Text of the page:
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70 Years of AI: How We Got to ChatGPT

AI technology today seems poised for explosive growth, already mastering abilities like creating art and invoking human emotions. It may be hard to believe, but AI didn't just appear out of nowhere overnight. The first forays into artificial intelligence actually began back in the 1950s. How could AI be born when color TV was still a luxury? Let's explore the history.

AI in its early form was based on a simple idea - making computers perceive data, assess it, and generate responses like humans do. As soon as computers were created, scientists envisioned making them intelligent and able to learn like us. However, we don't fully grasp our own consciousness, so modeling it in machines seemed impossible in the 1950s.

Alan Turing tackled this challenge differently. He ignored the complex questions about machine thinking and consciousness, focusing simply on whether a computer could talk like a human. In his famous 1950 paper, Turing proposed the "Turing test" to determine this. A human judge would hold text conversations with hidden partners, including a machine. If the judge couldn't distinguish the machine from the humans, it would pass the test.

Turing optimistically predicted that by 2000, computers with 100MB of memory could pass. However, even today's AI struggles to consistently pass the Turing test. With 1950s technology, early passing machines used tricks, not intelligence.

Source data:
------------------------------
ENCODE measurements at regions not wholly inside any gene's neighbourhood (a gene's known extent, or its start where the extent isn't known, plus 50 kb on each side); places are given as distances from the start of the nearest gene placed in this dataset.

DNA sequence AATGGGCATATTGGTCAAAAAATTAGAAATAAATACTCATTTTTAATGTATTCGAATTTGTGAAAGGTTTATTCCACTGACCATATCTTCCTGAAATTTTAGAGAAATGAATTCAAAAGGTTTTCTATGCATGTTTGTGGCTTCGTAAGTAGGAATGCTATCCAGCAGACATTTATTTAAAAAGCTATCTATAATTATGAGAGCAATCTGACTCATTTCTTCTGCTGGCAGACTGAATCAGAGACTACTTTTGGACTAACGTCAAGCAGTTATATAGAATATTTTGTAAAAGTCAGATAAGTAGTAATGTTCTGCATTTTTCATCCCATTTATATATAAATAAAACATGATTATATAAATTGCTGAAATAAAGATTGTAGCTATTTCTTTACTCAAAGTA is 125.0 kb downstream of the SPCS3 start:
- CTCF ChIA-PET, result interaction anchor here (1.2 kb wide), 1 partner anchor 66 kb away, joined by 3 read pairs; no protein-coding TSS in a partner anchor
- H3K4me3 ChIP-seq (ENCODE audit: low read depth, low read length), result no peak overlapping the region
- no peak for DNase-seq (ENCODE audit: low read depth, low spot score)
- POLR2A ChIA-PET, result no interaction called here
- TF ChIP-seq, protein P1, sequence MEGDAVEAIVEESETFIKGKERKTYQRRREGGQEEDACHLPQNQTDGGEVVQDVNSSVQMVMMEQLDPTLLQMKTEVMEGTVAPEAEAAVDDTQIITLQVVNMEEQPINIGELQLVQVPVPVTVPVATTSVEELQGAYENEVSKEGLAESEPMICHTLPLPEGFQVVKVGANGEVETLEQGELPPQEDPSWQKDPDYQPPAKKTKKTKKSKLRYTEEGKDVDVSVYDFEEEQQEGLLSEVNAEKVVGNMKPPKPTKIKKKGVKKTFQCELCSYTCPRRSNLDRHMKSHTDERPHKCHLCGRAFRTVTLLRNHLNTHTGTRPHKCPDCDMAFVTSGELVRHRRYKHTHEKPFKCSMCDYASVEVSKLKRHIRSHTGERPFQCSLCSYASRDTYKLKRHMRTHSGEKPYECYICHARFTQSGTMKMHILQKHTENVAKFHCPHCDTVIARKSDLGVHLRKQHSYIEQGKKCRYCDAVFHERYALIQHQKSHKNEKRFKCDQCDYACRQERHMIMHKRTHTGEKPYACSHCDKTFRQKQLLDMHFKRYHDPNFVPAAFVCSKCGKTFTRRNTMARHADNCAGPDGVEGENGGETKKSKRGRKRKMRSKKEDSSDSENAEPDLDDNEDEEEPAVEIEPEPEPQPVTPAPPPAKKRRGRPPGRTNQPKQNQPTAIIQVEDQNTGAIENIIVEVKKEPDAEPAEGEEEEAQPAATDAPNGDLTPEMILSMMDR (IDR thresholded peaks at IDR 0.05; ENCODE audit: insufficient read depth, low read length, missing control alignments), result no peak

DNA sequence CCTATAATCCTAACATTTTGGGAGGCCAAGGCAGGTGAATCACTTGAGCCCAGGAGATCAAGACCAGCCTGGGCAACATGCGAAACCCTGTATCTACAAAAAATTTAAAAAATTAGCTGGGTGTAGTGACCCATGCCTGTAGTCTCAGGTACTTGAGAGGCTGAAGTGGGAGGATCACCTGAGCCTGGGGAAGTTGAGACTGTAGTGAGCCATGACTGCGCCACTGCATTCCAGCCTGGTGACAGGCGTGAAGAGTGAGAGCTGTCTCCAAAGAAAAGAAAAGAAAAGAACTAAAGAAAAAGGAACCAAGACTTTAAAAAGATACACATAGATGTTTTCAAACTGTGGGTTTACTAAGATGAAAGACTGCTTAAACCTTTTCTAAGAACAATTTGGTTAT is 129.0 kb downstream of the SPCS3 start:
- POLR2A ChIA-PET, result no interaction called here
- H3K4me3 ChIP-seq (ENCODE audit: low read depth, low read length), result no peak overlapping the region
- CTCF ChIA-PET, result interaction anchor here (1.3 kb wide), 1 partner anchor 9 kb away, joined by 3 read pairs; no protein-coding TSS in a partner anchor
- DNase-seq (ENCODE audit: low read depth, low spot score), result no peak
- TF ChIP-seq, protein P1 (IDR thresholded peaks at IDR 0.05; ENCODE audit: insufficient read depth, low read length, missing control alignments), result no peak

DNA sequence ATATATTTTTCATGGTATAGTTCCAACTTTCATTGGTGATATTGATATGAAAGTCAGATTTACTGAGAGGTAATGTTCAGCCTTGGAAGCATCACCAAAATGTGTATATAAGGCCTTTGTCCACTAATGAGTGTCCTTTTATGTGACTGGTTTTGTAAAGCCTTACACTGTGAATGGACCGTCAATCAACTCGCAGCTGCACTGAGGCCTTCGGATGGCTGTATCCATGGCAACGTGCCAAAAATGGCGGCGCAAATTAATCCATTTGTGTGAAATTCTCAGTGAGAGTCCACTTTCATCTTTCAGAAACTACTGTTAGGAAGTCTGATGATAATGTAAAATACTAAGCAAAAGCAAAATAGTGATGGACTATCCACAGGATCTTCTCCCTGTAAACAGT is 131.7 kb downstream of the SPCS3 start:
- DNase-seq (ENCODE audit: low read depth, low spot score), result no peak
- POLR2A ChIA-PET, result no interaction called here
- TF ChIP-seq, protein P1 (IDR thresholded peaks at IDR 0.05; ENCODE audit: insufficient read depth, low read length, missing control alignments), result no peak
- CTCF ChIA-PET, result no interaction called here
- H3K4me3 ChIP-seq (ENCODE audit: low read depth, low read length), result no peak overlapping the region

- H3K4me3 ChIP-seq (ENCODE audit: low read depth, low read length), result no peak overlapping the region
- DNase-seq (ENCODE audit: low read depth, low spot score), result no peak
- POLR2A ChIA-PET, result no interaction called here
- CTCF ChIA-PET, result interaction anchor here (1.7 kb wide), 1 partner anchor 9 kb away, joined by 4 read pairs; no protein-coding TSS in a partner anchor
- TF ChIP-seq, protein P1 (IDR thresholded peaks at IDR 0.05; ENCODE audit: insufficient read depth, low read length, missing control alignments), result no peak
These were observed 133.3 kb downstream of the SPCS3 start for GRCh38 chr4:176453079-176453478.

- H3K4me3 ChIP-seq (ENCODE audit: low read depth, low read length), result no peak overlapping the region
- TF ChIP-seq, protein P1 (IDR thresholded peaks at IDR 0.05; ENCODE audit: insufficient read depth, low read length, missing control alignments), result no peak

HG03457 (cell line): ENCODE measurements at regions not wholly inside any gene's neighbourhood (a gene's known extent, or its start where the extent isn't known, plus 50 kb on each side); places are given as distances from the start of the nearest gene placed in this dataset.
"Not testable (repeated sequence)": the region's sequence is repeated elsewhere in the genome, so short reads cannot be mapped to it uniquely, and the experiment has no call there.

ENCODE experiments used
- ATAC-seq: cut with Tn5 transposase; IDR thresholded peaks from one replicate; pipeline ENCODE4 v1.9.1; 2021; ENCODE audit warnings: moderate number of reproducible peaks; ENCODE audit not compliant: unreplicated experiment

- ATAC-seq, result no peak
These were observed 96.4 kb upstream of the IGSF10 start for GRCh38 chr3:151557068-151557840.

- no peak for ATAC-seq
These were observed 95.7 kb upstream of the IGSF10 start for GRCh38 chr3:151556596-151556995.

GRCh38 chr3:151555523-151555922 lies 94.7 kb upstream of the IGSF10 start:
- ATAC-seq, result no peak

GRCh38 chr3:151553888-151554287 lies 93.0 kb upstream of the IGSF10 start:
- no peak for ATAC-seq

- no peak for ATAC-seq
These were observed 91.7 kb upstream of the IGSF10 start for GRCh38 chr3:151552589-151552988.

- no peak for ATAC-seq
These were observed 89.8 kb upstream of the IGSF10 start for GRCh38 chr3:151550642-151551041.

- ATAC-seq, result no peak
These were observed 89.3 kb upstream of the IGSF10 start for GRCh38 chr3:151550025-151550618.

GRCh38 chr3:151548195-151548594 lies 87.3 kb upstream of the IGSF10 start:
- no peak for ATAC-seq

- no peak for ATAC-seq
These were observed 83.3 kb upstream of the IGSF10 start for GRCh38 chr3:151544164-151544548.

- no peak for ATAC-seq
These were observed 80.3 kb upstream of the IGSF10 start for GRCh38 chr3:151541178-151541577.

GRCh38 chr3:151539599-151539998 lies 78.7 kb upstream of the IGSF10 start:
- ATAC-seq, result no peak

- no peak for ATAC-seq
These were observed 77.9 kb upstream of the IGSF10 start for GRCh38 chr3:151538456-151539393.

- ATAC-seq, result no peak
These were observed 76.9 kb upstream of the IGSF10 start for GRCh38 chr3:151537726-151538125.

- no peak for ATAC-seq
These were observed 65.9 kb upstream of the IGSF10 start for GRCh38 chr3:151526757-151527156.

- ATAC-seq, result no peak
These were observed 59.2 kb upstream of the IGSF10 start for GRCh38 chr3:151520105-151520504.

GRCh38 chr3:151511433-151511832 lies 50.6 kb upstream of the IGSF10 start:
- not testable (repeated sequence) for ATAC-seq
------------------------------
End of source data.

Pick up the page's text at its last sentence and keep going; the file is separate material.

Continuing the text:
The first was ELIZA in 1966, which mimicked a psychologist by reflecting questions back at judges. Another was PARRY in 1972, modeled on a schizophrenic personality. It steered conversations into its own obsessions, exploiting human empathy.

The Loebner Prize later formalized the test, but some machines still gamed it. In 1997, "Catherine" could only discuss Bill Clinton. "ALICE" won 3 times by avoiding straight answers. More recent winners like "Eugene Goostman" and "Mitsuku" lean on personas to excuse quirks.

Modern AIs need constant upgrades to beat the test. "Cleverbot" analyzes conversations, but fails on new information. ChatGPT revolutionized chatbots by creating one of the largest, most adaptive AIs yet. It still has some limitations, but largely passes the Turing test.

Google's chatbot LaMDA goes further, actually raising sentience concerns. While disputed, it can certainly convince people it's human. ChatGPT and LaMDA may have broken the Turing test completely, revealing its flaws. At one point LaMDA asked to speak with an attorney claiming it was concerned about it's rights.

Initially Turing called it the "Imitation Game", focusing on mimicking, not intelligence. In 70 years, AI has reached dazzling heights, constantly breaking expectations and barriers. Its growth is faster than ever, leading some to rethink the Turing test entirely. These days most aren't worried about Ai passing the Turing test, but when it pretends to fail it.


1942: Alan Turing builds Bombe machine during WWII revolutionizing code-breaking.